£5,500-£8,500 VALUE (EST.)
$10,000-$16,000 VALUE (EST.)
$9,000-$14,500 VALUE (EST.)
¥45,000-¥70,000 VALUE (EST.)
€6,500-€9,500 VALUE (EST.)
$50,000-$80,000 VALUE (EST.)
¥890,000-¥1,370,000 VALUE (EST.)
$7,000-$10,500 VALUE (EST.)
This estimate blends recent public auction records with our own private sale data and network demand.
Planographic print, 1972
Signed Print Edition of 80
H 99cm x W 64cm
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|Auction Date||Auction House||Artwork|
Return to Seller
|April 2022||Wright - United States||Mirror #7 - Signed Print|
|November 2021||Bonhams New York - United States||Mirror #7 - Signed Print|
|September 2019||Phillips London - United Kingdom||Mirror #7 - Signed Print|
|November 2018||Clars Auction Gallery - United States||Mirror #7 - Signed Print|
|July 2013||Bonhams New Bond Street - United Kingdom||Mirror #7 - Signed Print|
|September 2011||Sotheby's London - United Kingdom||Mirror #7 - Signed Print|
Roy Lichtenstein launched his abstracted Mirror series in the late 1960s, concluding it in the early 1990s. His Mirrors examine the symbolic implications of mirrors in art and mythology. Historically, the object has been used to reveal complex perspectives and invisible truths. Lichtenstein’s Mirrors honour the traditions of object painting by keeping the physical appearance of the motif intact. However, the artist liberates the item from its symbolic and functional purposes.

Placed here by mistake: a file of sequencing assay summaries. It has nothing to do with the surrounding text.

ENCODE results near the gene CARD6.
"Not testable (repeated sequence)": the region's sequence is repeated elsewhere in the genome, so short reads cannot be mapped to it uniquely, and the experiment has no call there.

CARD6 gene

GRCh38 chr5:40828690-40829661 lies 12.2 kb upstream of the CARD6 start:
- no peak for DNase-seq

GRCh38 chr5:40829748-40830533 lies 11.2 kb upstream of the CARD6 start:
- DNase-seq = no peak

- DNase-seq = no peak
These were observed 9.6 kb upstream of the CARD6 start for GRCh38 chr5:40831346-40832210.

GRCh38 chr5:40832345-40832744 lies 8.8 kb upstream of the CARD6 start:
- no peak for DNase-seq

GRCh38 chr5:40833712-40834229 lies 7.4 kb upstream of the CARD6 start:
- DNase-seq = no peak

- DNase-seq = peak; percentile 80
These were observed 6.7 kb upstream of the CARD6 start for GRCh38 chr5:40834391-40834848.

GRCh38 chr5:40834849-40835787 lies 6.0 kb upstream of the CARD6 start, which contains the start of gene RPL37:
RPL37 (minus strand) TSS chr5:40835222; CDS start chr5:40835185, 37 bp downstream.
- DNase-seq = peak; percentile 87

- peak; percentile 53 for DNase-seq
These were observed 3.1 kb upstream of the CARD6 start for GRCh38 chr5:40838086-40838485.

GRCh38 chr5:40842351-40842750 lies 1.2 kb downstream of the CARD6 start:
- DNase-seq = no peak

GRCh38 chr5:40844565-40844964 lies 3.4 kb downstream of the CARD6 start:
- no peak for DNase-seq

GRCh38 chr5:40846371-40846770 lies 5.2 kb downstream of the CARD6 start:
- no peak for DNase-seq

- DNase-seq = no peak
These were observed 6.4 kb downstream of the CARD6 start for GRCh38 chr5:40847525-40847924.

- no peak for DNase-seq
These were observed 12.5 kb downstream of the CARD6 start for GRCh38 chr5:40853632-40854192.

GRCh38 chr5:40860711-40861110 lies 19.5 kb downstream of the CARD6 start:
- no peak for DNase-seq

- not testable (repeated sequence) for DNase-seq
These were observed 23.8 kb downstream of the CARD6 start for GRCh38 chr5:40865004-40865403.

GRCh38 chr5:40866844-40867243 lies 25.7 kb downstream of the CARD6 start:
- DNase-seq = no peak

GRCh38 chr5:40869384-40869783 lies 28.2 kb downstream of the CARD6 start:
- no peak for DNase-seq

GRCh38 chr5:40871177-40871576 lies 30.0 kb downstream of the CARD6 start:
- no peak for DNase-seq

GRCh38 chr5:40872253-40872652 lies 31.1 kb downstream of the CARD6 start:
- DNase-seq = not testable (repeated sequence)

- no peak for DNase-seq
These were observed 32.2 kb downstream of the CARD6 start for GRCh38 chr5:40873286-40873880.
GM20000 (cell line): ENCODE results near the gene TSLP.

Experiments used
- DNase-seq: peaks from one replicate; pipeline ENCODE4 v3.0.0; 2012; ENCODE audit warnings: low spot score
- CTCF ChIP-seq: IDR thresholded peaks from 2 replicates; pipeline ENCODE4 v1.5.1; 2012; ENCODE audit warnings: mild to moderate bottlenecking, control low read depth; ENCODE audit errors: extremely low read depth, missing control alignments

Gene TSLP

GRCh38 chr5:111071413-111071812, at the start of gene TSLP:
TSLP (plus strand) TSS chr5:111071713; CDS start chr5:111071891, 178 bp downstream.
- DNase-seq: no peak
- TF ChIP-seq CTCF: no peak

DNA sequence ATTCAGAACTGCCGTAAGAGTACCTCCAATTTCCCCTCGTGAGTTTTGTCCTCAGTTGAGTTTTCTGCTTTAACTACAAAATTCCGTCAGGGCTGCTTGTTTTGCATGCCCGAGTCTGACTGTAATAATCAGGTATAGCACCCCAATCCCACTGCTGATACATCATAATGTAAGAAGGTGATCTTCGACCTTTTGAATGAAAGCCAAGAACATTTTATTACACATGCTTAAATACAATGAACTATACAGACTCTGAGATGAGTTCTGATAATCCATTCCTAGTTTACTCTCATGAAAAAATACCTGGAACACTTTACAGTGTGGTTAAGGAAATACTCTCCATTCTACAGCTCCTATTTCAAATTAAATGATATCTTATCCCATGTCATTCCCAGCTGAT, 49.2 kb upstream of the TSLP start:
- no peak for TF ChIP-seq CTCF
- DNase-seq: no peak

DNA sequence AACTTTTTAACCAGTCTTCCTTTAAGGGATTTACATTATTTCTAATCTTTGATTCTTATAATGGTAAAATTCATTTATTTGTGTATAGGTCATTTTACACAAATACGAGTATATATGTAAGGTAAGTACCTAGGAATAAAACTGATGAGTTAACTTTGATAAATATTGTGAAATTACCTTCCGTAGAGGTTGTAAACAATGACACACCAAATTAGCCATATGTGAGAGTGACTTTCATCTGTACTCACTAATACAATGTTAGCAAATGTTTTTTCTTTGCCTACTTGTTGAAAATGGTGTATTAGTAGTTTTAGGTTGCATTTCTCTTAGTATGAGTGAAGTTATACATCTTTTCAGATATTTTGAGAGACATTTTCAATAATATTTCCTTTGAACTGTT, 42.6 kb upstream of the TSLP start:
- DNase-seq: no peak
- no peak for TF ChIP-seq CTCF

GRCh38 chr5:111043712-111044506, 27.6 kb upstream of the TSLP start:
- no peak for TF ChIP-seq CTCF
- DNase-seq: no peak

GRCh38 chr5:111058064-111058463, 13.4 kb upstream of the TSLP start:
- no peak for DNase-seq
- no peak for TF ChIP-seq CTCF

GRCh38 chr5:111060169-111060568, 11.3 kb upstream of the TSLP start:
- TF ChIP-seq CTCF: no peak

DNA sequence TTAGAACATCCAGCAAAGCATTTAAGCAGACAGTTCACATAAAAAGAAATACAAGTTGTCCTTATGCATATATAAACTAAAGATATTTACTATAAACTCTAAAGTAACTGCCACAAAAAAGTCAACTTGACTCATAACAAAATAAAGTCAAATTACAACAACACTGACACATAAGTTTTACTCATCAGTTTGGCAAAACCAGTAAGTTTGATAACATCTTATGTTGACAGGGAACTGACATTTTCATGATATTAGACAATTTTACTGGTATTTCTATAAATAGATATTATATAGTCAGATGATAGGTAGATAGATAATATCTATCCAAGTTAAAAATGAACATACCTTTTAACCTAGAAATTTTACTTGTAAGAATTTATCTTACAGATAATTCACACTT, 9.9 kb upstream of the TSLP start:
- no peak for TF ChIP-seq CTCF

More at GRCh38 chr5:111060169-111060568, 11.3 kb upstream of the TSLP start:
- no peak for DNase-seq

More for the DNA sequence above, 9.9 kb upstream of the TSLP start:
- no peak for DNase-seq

Mirror #7, executed in 1972, mimics the stylistic attributes of an arched window. The surface of the triple domes is dominated by dense streaks of grey dots, evoking the luminosity of glass. Jagged blue and yellow lines demarcate the mirror’s framework, adding a subtle elevation to the flattened form. The curving shape and the colourful details constitute, yet also obscure the subject matter. Lichtenstein presents the item head-on, displaying the complete absence of reflections. Thus, Mirror #7 is as much a parody, as it is an illustration of a mirror.
Over the course of his career, Lichtenstein embarked on several other series dealing with vision and representation. His Water Liliesand Reflections, for instance, explore various perceptions of light and reflection. Meanwhile, Lichtenstein’s Entablatures delve further into object painting, reproducing enlarged architectural fragments as their main composition.